Digital Catapult
Bloodhound project

Bloodhound project covers new ground. Hopefully at over 1,000 mph!

Last month, Digital Catapult hosted a DETC Pit Stop where Mark Chapman, Chief engineer, unveiled the record-breaking Bloodhound Project. Andreas Alexiou, Innovation Manager at Digital Catapult discusses how the organisation is supporting the technologies to make this attempt possible - and how it is also set to turbocharge the British manufacturing industry.

On December 18th, 1898, Gaston de Chasseloup-Laubat made history as the first man to officially hold a mechanised land speed record. Careering across a single kilometre run in his 36 horse-power electric Jeantaud Duc, Gaston reached a heady 39.24mph.

121 years later, Mark Chapman is following in Gaston's footsteps - except he won't be popping the champagne until he tops 1,000 mph - 25 times faster. To accomplish this special feat, Bloodhound will draw on around 135,000 horse power in total - that's more than six times the power of all the Formula 1 cars on a starting grid put together. Massive steps have already been taken in the design and build pr ocess and when the vehicle lines up on its specially created race track at Hakskeen Pan, South Africa, it will reflect the incredible engineering progress that UK manufacturing has made over the past 120 years. 

Record-breaking efforts happen through groundbreaking technology

Yet raw power is only half of the story. Since the Bloodhound project's inception in 2008, over 110-man years of effort have been invested into the design, build and manufacture of the vehicle, with next generation IoT and VR technologies also playing a crucial role.

IoT sensors have been installed on the vehicle, measuring variables such as drag and speed, enabling engineers to make targeted changes to the vehicle's design and performance without incurring additional build costs. Added to this, 550 further IoT data sensors combined with advanced VR technologies are helping predict how the car will handle when it's under the control of a human in a real rather than simulated environment.

Inspiring future development 

The Bloodhound project is emblematic of Britain's rich engineering heritage and ongoing endeavour to push boundaries. It demonstrates what can be achieved when innovative technologies are applied and a dogged determination is brought to bear on any manufacturing process.

Luckily there is no shortage of innovative UK tech start-ups ready to provide advanced technical solutions to the challenges faced by traditional industry. But while these companies excel in tenacity and vision, they often lack the business skills or connections to make them a reality. And without the right support, Britain risks losing solutions before they even start to see the light of day.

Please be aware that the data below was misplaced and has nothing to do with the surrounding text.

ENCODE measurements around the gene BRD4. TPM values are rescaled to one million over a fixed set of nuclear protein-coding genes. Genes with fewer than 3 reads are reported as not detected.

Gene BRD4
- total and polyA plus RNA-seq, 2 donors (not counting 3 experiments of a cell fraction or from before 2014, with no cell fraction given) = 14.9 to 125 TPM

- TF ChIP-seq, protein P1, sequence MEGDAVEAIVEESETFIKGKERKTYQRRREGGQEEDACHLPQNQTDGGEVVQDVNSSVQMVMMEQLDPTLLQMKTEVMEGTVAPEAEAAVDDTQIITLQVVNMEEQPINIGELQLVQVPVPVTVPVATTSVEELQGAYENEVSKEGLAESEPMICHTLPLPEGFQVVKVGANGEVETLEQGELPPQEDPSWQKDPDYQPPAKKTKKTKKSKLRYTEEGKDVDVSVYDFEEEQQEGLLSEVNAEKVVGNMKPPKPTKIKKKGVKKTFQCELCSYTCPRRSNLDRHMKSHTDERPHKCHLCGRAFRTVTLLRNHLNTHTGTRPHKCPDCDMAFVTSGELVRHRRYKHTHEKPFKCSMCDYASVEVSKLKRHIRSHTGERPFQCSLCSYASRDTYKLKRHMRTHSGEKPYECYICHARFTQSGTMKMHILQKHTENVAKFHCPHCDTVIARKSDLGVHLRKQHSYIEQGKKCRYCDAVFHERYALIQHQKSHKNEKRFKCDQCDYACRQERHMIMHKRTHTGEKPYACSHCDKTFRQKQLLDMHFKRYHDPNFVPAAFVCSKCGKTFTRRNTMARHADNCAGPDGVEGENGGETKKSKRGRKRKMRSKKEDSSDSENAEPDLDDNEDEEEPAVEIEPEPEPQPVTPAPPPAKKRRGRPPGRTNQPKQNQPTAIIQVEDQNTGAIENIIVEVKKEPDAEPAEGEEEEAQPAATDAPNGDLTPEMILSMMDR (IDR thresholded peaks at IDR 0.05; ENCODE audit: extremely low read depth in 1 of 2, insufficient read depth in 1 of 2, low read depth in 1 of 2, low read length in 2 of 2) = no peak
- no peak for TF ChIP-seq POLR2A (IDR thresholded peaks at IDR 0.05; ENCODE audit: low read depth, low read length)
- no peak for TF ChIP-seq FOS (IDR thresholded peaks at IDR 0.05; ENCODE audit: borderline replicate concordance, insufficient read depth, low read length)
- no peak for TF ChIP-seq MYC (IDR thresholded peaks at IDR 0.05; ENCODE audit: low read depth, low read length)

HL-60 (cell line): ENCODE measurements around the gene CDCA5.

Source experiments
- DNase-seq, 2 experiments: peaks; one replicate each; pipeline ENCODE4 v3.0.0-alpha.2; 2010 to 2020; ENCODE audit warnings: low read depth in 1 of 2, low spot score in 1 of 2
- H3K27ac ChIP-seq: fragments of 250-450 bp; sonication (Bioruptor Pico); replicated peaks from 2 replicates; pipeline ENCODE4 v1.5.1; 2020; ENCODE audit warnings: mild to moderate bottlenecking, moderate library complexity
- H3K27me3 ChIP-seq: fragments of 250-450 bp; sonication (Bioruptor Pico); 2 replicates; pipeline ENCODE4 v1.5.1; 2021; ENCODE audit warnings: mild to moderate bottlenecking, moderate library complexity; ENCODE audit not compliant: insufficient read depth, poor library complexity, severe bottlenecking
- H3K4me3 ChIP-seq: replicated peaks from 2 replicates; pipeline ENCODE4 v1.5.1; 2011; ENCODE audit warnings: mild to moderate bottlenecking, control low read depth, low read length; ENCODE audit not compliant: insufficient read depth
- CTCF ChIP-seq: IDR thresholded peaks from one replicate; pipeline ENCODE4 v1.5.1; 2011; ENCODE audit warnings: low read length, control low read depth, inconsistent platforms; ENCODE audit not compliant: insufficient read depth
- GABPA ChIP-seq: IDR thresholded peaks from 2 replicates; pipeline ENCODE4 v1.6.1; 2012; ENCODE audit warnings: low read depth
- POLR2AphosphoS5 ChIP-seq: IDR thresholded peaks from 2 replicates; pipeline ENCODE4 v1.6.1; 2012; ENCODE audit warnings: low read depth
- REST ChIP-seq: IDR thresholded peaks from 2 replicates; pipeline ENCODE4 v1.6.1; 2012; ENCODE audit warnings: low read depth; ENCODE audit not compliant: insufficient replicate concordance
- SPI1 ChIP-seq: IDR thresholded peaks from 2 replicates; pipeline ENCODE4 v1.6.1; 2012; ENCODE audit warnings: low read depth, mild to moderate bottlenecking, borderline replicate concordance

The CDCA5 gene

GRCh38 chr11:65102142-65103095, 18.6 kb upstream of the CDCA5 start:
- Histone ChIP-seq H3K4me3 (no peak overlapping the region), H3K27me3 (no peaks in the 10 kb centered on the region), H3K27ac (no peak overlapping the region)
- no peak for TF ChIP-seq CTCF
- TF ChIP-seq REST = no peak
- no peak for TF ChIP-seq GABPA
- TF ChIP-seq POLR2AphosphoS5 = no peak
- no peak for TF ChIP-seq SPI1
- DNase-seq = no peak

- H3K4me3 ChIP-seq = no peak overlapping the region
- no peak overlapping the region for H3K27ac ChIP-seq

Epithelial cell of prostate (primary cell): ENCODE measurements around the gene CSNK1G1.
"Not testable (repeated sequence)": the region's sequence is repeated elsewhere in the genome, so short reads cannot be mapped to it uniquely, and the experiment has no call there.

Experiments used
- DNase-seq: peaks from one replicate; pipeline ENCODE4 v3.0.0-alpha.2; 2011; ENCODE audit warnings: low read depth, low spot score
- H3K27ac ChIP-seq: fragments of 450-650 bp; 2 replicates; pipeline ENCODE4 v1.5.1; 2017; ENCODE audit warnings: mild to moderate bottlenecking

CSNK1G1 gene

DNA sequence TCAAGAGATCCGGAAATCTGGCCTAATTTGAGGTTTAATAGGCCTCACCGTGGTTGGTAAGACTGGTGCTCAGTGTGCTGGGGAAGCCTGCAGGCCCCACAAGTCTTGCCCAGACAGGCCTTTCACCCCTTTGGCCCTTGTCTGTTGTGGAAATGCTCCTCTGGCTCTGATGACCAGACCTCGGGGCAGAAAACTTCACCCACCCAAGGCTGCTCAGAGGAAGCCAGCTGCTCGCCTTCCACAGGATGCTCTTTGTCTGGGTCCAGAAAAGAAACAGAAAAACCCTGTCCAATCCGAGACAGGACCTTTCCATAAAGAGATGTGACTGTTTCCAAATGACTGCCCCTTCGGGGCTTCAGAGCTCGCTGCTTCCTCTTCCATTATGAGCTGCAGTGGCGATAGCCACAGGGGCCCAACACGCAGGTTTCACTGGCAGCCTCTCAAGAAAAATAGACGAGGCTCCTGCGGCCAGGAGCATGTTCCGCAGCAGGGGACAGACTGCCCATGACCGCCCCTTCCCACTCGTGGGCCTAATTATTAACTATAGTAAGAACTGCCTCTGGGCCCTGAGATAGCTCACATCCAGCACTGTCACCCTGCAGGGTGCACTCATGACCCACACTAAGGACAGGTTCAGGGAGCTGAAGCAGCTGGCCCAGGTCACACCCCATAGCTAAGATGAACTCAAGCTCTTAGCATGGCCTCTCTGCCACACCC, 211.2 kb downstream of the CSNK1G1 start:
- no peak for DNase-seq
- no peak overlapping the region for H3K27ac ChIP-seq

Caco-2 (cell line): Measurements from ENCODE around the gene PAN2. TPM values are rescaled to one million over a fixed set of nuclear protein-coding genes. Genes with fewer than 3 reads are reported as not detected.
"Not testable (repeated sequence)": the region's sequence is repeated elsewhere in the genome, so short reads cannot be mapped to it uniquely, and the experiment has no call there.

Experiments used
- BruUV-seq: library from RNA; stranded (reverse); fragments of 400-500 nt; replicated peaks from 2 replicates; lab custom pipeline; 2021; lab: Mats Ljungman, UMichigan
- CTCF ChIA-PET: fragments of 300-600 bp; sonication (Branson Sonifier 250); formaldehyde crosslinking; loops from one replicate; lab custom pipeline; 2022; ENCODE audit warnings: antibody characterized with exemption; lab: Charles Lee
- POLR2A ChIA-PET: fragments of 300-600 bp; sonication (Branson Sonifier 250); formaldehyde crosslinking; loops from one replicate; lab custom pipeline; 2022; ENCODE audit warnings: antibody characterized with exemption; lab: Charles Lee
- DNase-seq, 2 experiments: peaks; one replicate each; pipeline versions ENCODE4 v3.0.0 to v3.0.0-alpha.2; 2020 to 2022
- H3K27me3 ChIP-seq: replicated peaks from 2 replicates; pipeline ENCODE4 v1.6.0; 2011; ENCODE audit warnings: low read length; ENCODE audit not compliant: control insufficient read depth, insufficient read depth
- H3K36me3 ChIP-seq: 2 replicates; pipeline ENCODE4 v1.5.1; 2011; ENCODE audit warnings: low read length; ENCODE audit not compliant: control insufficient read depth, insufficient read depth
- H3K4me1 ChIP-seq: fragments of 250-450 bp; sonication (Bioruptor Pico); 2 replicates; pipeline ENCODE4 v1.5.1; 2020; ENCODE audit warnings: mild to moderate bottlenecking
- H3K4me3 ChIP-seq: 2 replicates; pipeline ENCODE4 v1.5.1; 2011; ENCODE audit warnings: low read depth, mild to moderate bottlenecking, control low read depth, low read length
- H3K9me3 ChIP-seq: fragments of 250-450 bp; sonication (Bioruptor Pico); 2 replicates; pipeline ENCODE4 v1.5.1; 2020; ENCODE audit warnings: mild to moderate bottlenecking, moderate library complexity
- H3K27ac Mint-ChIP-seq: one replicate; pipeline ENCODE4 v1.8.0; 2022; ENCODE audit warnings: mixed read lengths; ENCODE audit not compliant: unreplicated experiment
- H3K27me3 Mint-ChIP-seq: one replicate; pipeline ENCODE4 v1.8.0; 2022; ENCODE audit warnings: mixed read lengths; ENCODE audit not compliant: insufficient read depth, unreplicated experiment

More than just a helping hand

Such an outcome would be of serious detriment to UK industry and the economy. This is why Digital Catapult drives the early adoption of technologies to solve big challenges in the manufacturing and creative industries, making UK startups and scaleups more competitive and productive and in so doing, grow the country's economy.

As mentioned earlier, IoT technologies have been instrumental in getting Bloodhound to where it is now. However, crucial to the development of IoT in the UK, is early stage access to LPWAN - the network that many IoT systems run off. There is no national provision for this, but through our Things Connected programme we are establishing an ever-growing sum of regional networks.

These enable the use and development of IoT technologies, helping Britain gain a foothold in this emerging and rapidly expanding global market.

Digital Catapult is also supporting companies in the VR space through our CreativeXR and Augmentor programmes.

Both support early stage immersive companies with CreativeXR focused on helping them unlock the creative potential of immersive content, while Augmentor supports those businesses who are developing innovative and commercially-focused applications of augmented and virtual reality. Gravity Sketch, for example - a tool that allows designers to collaborate and develop 3D models in VR and a member of last year's Augmentor cohort, has already raised £1.25 million in investment.

Britain's industry is all ears

While projects like Bloodhound are as rare as they are innovative and daring, they play a pivotal role in demonstrating how new technologies can be applied.

This is why we invited Mark Chapman to one of Digital Catapult's DETC pit-stops - to help foster the 'Bloodhound' attitude in those startups in attendance and discuss how, with the same unwavering focus and tenacity, they could also achieve their goals.

In time, our ambition is that these technologies will be adopted by the leading manufacturers in the development of their own vehicles and services, and that the same technology used in Bloodhound will be used to develop the cars that both you and I drive (although I'd be impressed if they went as fast!).

Get all of the insight behind this exciting project and watch how virtual reality and Internet of Things technology is being used to make it all happen.